The Whitney Biennial exhibition closed last week, but for those of you unable to visit the museum I wanted to briefly discuss a few examples of work with Mathematical implications.
Terry Adkins’ large wall installation “Aviarium” from 2014 was assembled using repurposed stacked cymbals. Adkins was a musician and the sizes of the cymbals were determined by the mathematics of bird songs. The horizontal columns of circles protruding from the gallery wall become a physical manifestation of sound.
In her diptych “Ideal Proportions” 2013, Suzanne McClelland explores the psychological and social implications of our relationship to numbers. McClelland’s expressive renderings of groups of Arabic numerals reveal the anxiety and judgement associated with numbers that refer to the weights and measures of the human body.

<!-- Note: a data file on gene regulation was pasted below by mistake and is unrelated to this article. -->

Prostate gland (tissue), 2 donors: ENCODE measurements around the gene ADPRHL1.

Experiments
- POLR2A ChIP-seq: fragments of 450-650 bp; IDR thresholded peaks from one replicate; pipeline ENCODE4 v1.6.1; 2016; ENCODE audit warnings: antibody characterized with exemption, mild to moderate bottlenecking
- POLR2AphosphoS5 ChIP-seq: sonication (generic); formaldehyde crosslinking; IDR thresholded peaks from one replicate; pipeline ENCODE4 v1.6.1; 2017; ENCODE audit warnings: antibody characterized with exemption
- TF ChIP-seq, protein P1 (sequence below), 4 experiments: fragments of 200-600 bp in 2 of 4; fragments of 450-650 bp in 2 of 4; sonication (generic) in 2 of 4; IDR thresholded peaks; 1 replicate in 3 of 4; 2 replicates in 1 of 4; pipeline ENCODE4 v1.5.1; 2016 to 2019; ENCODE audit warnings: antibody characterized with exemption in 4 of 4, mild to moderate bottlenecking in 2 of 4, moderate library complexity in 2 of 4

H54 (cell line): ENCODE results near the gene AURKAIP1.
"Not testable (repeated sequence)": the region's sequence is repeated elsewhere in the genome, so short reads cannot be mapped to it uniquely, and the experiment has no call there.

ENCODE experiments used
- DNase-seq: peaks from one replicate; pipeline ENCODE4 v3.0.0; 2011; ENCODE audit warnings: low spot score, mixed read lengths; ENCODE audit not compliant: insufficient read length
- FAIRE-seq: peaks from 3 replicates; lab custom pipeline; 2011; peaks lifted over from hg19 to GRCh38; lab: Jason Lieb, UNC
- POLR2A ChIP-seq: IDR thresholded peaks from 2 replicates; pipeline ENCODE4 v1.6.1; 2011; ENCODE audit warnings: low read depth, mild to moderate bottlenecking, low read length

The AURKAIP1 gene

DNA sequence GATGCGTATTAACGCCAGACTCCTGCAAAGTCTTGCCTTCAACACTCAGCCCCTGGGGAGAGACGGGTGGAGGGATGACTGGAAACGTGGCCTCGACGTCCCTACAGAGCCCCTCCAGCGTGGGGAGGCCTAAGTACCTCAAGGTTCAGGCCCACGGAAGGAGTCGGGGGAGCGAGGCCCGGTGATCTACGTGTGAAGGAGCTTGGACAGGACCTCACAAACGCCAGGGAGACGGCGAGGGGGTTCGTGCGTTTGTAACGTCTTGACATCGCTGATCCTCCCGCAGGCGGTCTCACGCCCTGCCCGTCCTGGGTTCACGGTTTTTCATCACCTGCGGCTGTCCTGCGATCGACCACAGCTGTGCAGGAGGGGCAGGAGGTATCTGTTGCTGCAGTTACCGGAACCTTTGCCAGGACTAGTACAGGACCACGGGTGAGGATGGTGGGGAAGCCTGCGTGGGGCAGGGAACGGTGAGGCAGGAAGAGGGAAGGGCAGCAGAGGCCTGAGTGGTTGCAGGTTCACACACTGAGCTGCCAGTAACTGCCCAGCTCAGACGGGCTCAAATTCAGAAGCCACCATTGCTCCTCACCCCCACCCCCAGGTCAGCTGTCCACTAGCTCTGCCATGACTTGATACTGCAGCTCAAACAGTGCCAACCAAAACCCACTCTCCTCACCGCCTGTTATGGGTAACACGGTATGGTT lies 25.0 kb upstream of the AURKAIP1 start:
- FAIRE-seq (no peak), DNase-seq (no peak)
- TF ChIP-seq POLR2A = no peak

Ceramicist Shio Kusaba has created a series of vessels featuring striking pattern work. I am particularly interested in her pieces that have grid patterns. The use of linear rectangular grids on the organ forms create a subtle juxtaposition between the curved surfaces and the lines. I find the spaces where the gridded sections meet in triangles fascinating. The concept of lines on curves is an area of geometry ripe for artistic exploration.
The Whitney Biennial always received a lot of attention and press. Now that the excitement and fan fare have concluded I wanted to offer some personal observations.